Iris Pappa


I always believed that law apart from functioning as an instrument of justice, can undoubtedly be used as a tool for social change, a means for guaranteeing people’s rights and their empowerment.

It was during the first year of my Bachelor Studies in International and European Relations at the University of Piraeus in Greece, when I realized that I want to broaden my horizons to an international platform by pursuing postgraduate studies in the University of Glasgow.

My working experiences in the third sector, the field of human rights and international development, helped me clarify my genuine interest and passion, applying myself within a field of inherently human – centric nature. Fighting for the advancement of Human Rights, especially at a period when Greece was faced with an increase of refugee flows, gave me an incentive to apply for the L.LM in International Law and Security. Unfortunately, as history blatantly perpetuates its worst tendencies, economic struggles are used as a veil to resuscitate populism, caress racism and nurture xenophobia. This Master’s program that focuses on the role of International Law in the changing worldwide security environment helped me achieve a deep and vital knowledge in International and UN law, exercising critical thinking in contemporary global and regional security issues such as human rights violations, migration and terrorism.

Being a student in the University of Glasgow, was one of the most valuable and pleasing opportunities I was given, since my time there offered me the chance to step outside of my comfort zone and to immerse myself in a totally different educational system, inevitably a new way of life. Studying law under exceptional staff professors and with colleagues from all around the world allowed me to restructure my point of view by taking into consideration simultaneously a plethora of different opinions. Most importantly, my studies there challenged the perception of my limits, at the same time resulting in an end product which gave me confidence and a sound foundation for my thereafter working life.

I always believed that law apart from functioning as an instrument of justice, can undoubtedly be used as a tool for social change, a mean for guaranteeing people’s rights and their empowerment.

Implementing law as a herald of change has been my first priority whilst working at the International Organization ‘Defence for Children International Greece’ as the Coordinator of the Children’s Rights Helpdesk, an opportunity which I am thankful for. Greece still remains a gateway into Europe for thousands of refugees. At the moment there are more than 5000 unaccompanied children. Some of them are trapped in the hotspots, inside the Camps or in police stations, while others are homeless, sleeping rough on the streets, constantly at risk of becoming victims, only steps away from being exploited. The outrageous living conditions which they face daily can only deepen their traumas and lead them to serious emotional, psychological and social disorders. Suicide attempts come as a byproduct of inhumane circumstances, lack of basic human needs, lack of empathy.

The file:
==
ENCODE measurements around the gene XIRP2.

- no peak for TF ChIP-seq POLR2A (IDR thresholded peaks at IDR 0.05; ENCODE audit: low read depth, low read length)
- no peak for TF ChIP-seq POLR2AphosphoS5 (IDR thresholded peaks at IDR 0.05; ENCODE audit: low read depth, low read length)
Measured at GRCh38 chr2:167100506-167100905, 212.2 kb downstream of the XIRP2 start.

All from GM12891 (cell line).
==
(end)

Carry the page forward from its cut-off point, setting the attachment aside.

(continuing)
In our work, law acts as the first step for guaranteeing children’s rights, probably the most powerful one in reclaiming their lost childhood. Children on the move have long suffered in relative obscurity and making them visible constitutes undoubtedly the precondition to fully enjoy their rights. Children see gradually their legal status resolved, they find shelter, they get released from detention, they start feeling safe again. They are able to access education or/and be reunited with their families in other EU countries. They become empowered through having substantial information about their rights, which step by step helps them integrate smoothly into society, a process that can and should alleviate some of their pain. We humans are social beings and we cannot blossom without coexisting and cooperating as this is inherent with our evolution and our survival Aristotle would point out.

Throughout my career in the field, I had the opportunity to cooperate with strong and beautifully intelligent women who constitute a reference point for me and a source of inspiration. However, working in this particular field does not guarantee that you will be always treated with respect. Being a woman in law can be, not seldomly a difficult task, especially when at a young age. There were times in my career where I felt disparaged and disrespected by colleagues, and to my surprise by women colleagues as well. Even in 2019, there is still plenty of evidence which shows that unfortunately women do not always support each other. We tend to focus only on how we are treated by men, while at the same time women do not treat each other as equals. How can we achieve gender equality, the moment we sabotage one another? It is time to unconditionally support each other by eliminating behaviors that probably are deeply implanted to us on a subconscious level.

Being part of this Project as a particle among such amazing, strong and undoubtedly intelligent female personalities constitutes a great honor. Being able to feel and further the progress that has been made during all this years, to reflect on their successes but also on their challenges while hoping and believing in a brighter future truly warms the heart.

Always with the belief, the hope and the prayer that in the next ‘100 voices for 100 years’, women wont have to share and talk about their concerns and their wins, their trials and their achievements, their mistakes and their rebirths all while under the same old shackle of sex discrimination, which still with its last breath won’t let us go. Time has and will always be not only a reminder of historical perpetuity but even more so a testimony of all those certainties that came and passed.